I Do Not Like Stories is basically a boy complaining that he doesn't like stories about... well, everything. The more interesting part of the book is watching the boy's cat, who takes a trip around the city while the boy is in school. At the end of the day, the boy says he might like a story... if it's about a cat.

I found this rather underwhelming. The boy's insistence that he didn't like stories became grating after a while. The pictures seemed uninspiring.

This might appeal to cat lovers, and those who enjoy stories within stories. Quite frankly, though, I think this could've worked just as well without the words; at least then, we wouldn't have had to hear the boy be so negative.

Thank you to NetGalley and Owlkids Books for providing a digital ARC.

Premise: 3/5
Meter: n/a
Writing: 3/5
Illustrations: 3/5
Originality: 3/5

Enjoyment: 3/5

Overall: 3 out of 5

Review - Goodnight Moon

Goodnight Moon (Over the Moon #2)
by Margaret Wise Brown
illustrated by Clement Hurd
Date: 1947
Publisher: HarperCollins
Reading level: C
Book type: picture book
Pages: 32
Format: e-book
Source: library

In a great green room, tucked away in bed, is a little bunny. "Goodnight room, goodnight moon." And to all the familiar things in the softly lit room -- to the picture of the three little bears sitting on chairs, to the clocks and his socks, to the mittens and the kittens, to everything one by one -- the little bunny says goodnight.

In this classic of children's literature, beloved by generations of readers and listeners, the quiet poetry of the words and the gentle, lulling illustrations combine to make a perfect book for the end of the day.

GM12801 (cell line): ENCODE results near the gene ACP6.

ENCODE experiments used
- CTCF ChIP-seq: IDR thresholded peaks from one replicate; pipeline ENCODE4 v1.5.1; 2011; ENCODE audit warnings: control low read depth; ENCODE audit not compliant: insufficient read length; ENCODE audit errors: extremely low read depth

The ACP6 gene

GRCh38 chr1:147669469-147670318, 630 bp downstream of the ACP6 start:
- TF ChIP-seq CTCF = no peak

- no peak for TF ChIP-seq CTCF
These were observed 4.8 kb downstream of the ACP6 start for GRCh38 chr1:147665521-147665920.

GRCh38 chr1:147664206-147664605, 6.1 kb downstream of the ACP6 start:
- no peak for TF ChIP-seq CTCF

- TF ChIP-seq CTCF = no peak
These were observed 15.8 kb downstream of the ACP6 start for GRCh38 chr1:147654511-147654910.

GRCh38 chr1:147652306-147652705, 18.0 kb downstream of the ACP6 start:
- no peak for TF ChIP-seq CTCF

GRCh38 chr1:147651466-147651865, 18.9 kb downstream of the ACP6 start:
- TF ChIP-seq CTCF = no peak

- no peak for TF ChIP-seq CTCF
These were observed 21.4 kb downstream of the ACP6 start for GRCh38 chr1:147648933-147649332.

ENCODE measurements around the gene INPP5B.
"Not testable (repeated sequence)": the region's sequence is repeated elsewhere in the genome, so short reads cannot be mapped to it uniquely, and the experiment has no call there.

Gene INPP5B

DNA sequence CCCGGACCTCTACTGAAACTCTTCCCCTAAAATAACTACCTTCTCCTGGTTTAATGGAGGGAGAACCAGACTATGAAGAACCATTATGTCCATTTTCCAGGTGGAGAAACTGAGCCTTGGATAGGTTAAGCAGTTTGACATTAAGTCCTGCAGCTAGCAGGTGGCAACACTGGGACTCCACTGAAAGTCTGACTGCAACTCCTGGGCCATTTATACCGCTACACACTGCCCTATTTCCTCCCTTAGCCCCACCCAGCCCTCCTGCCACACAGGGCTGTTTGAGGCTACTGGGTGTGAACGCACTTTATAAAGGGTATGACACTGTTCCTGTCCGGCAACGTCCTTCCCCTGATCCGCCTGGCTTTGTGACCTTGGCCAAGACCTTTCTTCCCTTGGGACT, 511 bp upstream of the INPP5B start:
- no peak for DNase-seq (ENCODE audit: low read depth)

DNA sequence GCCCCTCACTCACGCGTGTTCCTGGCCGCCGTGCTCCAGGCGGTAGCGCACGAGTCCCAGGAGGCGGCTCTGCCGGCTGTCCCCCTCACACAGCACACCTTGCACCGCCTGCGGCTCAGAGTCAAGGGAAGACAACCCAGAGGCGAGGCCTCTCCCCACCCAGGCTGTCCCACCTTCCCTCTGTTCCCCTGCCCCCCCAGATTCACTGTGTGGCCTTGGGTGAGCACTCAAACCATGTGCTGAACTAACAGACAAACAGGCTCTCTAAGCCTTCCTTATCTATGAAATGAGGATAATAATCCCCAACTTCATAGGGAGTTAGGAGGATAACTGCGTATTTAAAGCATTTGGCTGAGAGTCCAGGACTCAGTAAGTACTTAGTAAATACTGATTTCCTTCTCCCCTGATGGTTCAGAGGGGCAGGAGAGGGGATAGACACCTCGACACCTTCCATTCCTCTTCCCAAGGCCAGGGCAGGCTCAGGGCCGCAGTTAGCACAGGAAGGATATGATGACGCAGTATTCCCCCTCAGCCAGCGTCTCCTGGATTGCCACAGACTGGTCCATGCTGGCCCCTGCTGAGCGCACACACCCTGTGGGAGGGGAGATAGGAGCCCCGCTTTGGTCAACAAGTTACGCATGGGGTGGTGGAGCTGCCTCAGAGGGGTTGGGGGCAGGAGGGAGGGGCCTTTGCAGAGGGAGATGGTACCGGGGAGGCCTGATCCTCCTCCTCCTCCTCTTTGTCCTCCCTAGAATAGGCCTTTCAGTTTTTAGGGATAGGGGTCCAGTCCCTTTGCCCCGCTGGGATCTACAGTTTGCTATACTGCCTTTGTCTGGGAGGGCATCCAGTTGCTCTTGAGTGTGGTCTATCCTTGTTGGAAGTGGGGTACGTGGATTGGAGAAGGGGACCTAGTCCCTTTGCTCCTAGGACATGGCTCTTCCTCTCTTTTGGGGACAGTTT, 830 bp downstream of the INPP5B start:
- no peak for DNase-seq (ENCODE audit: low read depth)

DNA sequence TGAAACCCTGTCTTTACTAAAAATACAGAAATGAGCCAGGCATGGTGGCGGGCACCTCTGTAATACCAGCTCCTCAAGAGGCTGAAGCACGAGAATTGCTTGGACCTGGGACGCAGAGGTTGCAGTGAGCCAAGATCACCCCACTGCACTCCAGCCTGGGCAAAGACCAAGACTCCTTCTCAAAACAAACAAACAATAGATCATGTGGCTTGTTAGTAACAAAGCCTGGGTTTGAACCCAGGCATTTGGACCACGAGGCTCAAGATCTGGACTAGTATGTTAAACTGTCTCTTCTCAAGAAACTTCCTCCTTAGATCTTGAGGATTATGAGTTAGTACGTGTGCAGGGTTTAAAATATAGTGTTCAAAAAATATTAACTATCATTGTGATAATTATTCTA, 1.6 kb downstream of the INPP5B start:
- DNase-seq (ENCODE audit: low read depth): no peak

(synopsis from Goodreads)

Goodnight Moon was one of my favourite books as a young child. Board books weren't as common back then as they are now, so I had a simple paperback that ended up looking like a dog used it as a chew toy (we didn't have a dog). My copy has long since vanished, and it's been years since I actually read the book, even though I've gifted it a few times to new babies.

This is a charming little classic. The story is very, very simple. If you can even call it a story. It's basically a little bunny saying goodnight to everything in his room, from his mittens and hairbrush to the resident mouse.

The illustrations are garish and plain, and had this book been published today, it probably wouldn't have generated the same following. There are much more aesthetically pleasing books for children out there. However, the gentle rhythm of the little bunny saying goodnight to everything works perfectly for a bedtime read. It's easy to see why this classic has stood the test of time.

Quotable moment:


Premise: 4/5
Meter: 3/5
Writing: 3/5
Illustrations: 3/5
Originality: 4/5

Enjoyment: 4/5

Overall: 3.57 out of 5